American Psycho and Yuppie Culture
American Psycho is a black comedy directed by Mary Harron in 2000, based on the novel written by Bret Easton Ellis. The film follows Patrick Bateman (played by Christian Bale), a wealthy businessman, working on Wall Street. Obsessed by his appearance and material objects, Bateman’s life may appear to be stereotypical of a New York investment banker, however, our narrator is harbouring a shocking secret. Patrick Bateman is a malevolent serial killer. American Psycho constantly depicts how Bateman balances the business aspects of his life with his axe and nail-gun wielding rampages. The movie has an ambiguous ending however alluding to the fact that none of the events depicted in the film were real, resulting in a multitude of theories circulating around the question What really happened? Surrounded with controversy regarding the film’s graphic violence, American Psycho has had an immense impact on film-making today and it remains to be one of the most talked about films of all time.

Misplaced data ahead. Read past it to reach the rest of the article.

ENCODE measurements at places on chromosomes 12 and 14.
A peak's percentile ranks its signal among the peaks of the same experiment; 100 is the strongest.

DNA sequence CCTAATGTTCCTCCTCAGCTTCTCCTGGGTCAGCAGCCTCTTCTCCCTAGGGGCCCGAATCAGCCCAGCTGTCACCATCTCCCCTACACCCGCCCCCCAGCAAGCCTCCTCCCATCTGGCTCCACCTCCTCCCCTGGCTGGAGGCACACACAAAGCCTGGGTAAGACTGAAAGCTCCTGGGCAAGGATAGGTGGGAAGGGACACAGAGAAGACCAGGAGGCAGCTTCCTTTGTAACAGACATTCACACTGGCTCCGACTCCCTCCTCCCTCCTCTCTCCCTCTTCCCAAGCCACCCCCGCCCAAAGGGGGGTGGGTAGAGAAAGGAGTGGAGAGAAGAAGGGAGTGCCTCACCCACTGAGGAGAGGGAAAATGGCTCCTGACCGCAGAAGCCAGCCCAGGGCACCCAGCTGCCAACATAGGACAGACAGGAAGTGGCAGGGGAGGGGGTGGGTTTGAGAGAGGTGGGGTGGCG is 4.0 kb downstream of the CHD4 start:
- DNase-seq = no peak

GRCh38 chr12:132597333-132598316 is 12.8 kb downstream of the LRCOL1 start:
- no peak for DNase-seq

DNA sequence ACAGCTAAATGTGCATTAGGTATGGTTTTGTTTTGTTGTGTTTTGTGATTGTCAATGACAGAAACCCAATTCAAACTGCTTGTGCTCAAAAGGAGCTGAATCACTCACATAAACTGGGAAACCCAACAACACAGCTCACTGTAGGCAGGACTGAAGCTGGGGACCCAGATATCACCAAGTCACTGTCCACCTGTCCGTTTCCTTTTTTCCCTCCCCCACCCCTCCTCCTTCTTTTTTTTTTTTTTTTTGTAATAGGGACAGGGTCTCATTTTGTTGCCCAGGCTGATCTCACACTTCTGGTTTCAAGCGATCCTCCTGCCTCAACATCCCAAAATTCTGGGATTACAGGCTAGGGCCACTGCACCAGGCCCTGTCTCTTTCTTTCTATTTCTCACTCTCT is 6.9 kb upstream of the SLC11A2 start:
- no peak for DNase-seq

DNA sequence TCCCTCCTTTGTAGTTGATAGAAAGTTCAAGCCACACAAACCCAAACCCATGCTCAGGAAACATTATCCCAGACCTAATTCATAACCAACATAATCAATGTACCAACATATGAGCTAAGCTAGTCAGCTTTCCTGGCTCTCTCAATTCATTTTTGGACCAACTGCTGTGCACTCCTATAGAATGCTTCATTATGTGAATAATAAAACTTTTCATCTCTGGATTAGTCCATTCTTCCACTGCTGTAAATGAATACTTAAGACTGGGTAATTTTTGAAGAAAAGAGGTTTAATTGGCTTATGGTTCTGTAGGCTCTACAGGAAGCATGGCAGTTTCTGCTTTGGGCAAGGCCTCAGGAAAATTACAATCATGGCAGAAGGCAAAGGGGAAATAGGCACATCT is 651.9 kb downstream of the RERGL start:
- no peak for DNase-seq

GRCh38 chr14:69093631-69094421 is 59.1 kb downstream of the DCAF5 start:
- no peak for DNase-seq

There are a plethora of facts that allude to the idea that Bateman did not commit any murders, however, I must focus on his clear personality disorders in order to attempt to explain why. It is clear from the beginning of the movie that there is something wrong with Patrick. It is evident that this glamorous psychopath is driven by consumerism, as he is fascinated by his appearance, characterised by his abundant supply of overpriced skincare products, his relentless workout routine, his lavish Valentino suits, his pristine apartment and his inclination to only eat expensive food served at the most exclusive restaurants in New York. His excessive obsession with his appearance gives the viewer the impression that Bateman may be suffering from narcissistic personality disorder (NPD). On many occasions Patrick flaunts his business card to his fellow bankers, keen for them to marvel at the quality of it, again representing how important he believes his image to be. Although hallucinations are not a typical symptom of NPD, this disorder can often have comorbidities, and one of those could have hallucinations as a symptom. These hallucinations may be able to provide an explanation for the suspicious circumstances surrounding the “murders” that Bateman commits. These strange circumstances include when Patrick finds himself involved in a police shootout, the character flawless manages to shoot the engine of one of the police’s vehicles, causing it to combust, resulting in an explosion, killing the offices. Bateman’s expression gives the impression that he is shocked by the precision of his marksmanship and he stares at the pistol in disbelief. Another example of this takes place after Patrick slaughters a character called Paul Allen (played by Jared Leto) with an axe. Bateman is later questioned about his whereabouts on the night of the murder by a detective (played by Willem Dafoe). One of Patrick’s co-workers, Marcus Halberstram claims that Bateman was eating dinner with him on the night of the murder, which again seems confusing, as the movie shows Patrick murdering Allen. There are only two explanations for this; either Marcus had mistaken Bateman for someone else, or the murder never happened. The latter seems to be more realistic for the following reason. Near the climax of the movie, Bateman’s mental state collapses and eventually confesses to his lawyer. His lawyer laughs at the mere thought of the idea that he was capable of murder. It is clear that the lawyer has also mistaken Bateman for someone else, as he refers to him as “Davis”. When Patrick establishes the fact that he is not joking and has in fact murdered Paul Allen, his lawyer is utterly bewildered by Bateman saying this as the lawyer states that he had dinner with Allen a few weeks ago, after Patrick supposedly murdered him, further indicating the fact that the murders didn’t occur. The final piece of evidence that points to the fact that the murders didn’t take place is that all of the corpses that Bale’s character kept in the apartment mysteriously disappeared. When he asks his listing agent what happened, she simply replies “Don’t make any trouble please. I suggest you go.” This illustrates the strange circumstances surrounding the main events of the movie.